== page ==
Fitness is part of our lifestyle. This concept is widely accepted thanks to awareness efforts about the benefits of fitness.
Fitness and a healthy lifestyle are commonly associated with prevention of lifestyle-related diseases. However, how many of us are aware of fertility fitness?
In essence, fertility is the state of being able to produce offspring.
Fitness is a condition of being physically fit and healthy.
Therefore, fertility fitness defines whether a man or woman is physically fit and healthy to produce children.
Fertility fitness also encompasses “emotional fitness” – being ready and able to embrace parenthood.
It is a well-known fact that fertility rates are declining. This is true for both men and women. In other words, the rate of male and female infertility has been rising in the last 10 years.
All of us probably agree that prevention is better than cure. This is true for health conditions such as diabetes and high blood pressure. We take care of our food and physical fitness to avoid developing those conditions.
However, when it comes to fertility health, we tend to pay attention to it only when we face difficulty conceiving (infertility). We prefer to treat infertility rather than prevent infertility.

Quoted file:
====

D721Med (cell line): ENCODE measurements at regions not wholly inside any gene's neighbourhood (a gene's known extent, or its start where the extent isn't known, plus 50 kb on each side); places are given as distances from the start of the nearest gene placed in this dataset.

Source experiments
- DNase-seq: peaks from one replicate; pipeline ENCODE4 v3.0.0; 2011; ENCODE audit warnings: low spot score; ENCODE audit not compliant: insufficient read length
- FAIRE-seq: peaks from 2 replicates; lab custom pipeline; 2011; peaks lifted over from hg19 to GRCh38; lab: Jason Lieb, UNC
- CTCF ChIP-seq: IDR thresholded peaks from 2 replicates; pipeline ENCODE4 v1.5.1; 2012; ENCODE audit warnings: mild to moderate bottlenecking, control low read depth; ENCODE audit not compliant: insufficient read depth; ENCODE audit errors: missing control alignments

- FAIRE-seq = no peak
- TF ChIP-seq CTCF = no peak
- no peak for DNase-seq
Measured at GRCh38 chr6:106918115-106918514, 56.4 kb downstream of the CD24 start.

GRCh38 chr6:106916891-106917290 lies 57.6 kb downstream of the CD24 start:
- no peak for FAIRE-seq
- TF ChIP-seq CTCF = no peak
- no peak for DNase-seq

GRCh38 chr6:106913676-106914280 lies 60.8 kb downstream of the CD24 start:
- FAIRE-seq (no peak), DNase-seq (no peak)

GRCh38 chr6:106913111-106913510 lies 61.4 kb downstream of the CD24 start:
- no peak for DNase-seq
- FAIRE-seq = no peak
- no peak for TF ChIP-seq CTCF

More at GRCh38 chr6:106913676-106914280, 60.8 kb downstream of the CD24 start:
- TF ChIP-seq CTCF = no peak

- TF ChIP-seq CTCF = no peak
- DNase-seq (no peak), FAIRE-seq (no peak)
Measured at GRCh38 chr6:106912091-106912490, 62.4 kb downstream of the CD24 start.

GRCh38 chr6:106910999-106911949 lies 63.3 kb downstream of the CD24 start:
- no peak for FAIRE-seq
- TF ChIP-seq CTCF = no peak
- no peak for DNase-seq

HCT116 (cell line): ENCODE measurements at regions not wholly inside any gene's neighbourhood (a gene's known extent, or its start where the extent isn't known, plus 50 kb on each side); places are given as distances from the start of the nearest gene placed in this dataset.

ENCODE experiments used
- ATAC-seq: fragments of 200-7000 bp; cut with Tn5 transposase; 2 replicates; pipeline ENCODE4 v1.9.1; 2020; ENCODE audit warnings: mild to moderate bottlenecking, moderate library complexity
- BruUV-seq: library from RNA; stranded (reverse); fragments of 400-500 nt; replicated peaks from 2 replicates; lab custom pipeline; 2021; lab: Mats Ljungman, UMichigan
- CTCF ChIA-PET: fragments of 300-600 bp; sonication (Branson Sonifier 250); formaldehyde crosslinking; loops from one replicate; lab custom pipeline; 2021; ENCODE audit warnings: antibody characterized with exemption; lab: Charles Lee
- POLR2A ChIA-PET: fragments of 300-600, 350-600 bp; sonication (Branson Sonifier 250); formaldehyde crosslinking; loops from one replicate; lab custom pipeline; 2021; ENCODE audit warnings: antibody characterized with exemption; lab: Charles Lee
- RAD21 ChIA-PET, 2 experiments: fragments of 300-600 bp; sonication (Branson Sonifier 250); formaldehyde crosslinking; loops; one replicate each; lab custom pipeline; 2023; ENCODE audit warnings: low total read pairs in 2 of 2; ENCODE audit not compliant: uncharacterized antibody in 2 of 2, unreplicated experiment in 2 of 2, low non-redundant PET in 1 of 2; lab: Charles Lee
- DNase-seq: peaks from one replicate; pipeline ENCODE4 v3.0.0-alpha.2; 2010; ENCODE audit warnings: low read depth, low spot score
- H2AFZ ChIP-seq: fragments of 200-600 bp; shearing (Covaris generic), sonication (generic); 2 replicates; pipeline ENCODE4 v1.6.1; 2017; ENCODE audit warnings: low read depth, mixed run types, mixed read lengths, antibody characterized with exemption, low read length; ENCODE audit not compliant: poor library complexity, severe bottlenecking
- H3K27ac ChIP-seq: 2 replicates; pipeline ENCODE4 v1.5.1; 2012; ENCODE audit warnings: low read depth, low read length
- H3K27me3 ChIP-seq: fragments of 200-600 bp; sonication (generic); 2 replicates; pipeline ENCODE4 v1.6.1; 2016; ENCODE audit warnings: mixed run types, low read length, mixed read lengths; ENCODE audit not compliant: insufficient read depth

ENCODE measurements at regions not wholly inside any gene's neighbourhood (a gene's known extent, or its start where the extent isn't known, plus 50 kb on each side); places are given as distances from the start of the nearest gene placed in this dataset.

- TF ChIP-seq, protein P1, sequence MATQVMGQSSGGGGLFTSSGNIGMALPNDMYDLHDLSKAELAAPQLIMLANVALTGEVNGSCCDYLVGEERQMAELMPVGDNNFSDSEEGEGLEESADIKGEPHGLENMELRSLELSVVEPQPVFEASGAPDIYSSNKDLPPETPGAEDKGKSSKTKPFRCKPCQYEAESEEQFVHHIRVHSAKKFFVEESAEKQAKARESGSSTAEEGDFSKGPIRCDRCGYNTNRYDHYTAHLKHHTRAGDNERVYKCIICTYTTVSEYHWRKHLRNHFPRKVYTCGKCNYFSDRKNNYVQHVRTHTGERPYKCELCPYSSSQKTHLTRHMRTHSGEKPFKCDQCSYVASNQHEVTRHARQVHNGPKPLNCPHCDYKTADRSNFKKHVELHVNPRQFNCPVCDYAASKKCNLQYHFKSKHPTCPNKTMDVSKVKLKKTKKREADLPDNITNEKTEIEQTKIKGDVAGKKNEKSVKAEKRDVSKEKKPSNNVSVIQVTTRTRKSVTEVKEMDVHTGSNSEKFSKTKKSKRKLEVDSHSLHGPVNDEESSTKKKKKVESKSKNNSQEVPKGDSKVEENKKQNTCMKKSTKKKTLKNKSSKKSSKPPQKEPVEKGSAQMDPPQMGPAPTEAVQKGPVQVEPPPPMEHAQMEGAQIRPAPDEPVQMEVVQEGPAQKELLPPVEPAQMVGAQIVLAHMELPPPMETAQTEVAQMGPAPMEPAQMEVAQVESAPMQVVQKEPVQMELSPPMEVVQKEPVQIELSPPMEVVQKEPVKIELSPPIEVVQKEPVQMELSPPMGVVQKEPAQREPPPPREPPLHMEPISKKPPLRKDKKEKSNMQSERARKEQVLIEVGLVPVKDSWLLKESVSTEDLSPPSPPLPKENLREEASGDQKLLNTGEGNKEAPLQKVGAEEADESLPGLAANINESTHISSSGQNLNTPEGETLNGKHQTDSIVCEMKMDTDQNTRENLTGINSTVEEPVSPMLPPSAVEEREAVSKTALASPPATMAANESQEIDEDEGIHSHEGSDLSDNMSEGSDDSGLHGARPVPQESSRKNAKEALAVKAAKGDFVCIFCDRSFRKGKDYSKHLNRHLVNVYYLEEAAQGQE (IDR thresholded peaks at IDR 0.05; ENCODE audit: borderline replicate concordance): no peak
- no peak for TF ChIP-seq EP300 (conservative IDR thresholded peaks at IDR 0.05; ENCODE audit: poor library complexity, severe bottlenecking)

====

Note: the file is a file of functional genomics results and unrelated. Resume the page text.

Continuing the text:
You may ask, “If I pay attention to fertility fitness, can I avoid infertility?”
The answer is “Yes, you may”.
Generally, we pay attention to diet and general fitness to prevent diabetes and high blood pressure, even though it’s not 100% guaranteed that these conditions can be prevented. Yet, general fitness is practised as a preventive strategy.
Fertility health and fitness should be viewed with the same mindset. Infertility can be prevented if we try.
When to start
Efforts to build your fertility fitness should start today. Fertility fitness is built over time. The earlier you start, the better the fertility fitness level will be.
The best time to begin paying attention to fertility fitness would be in your teenage years. You do not have to wait until you are married to start a family; start now. Building fertility fitness is like nurturing a plant, it takes time to grow.
Fertility fitness is for both men and women.
In the last five to 10 years, male infertility has been on the rise. The prevalence of male infertility as a sole or contributing cause to infertility is estimated in the range of 40%-50%.
This means that for nearly half of infertile couples, the male partner is the reason for the couple’s predicament.
Thus, it is important for men to start looking at their fertility health differently. The old saying that “men can reproduce as long as they live” is not true anymore. In recent years, even young men can face difficulties fathering a child.
How to start
I hope you have understood the importance of taking charge of your fertility fitness. But how do you achieve it?
Let me give you some tips to get started.
• Change of mindset – This initial step of changing your mindset is very crucial.
The change I am talking about is a conscious decision that fertility fitness can be built.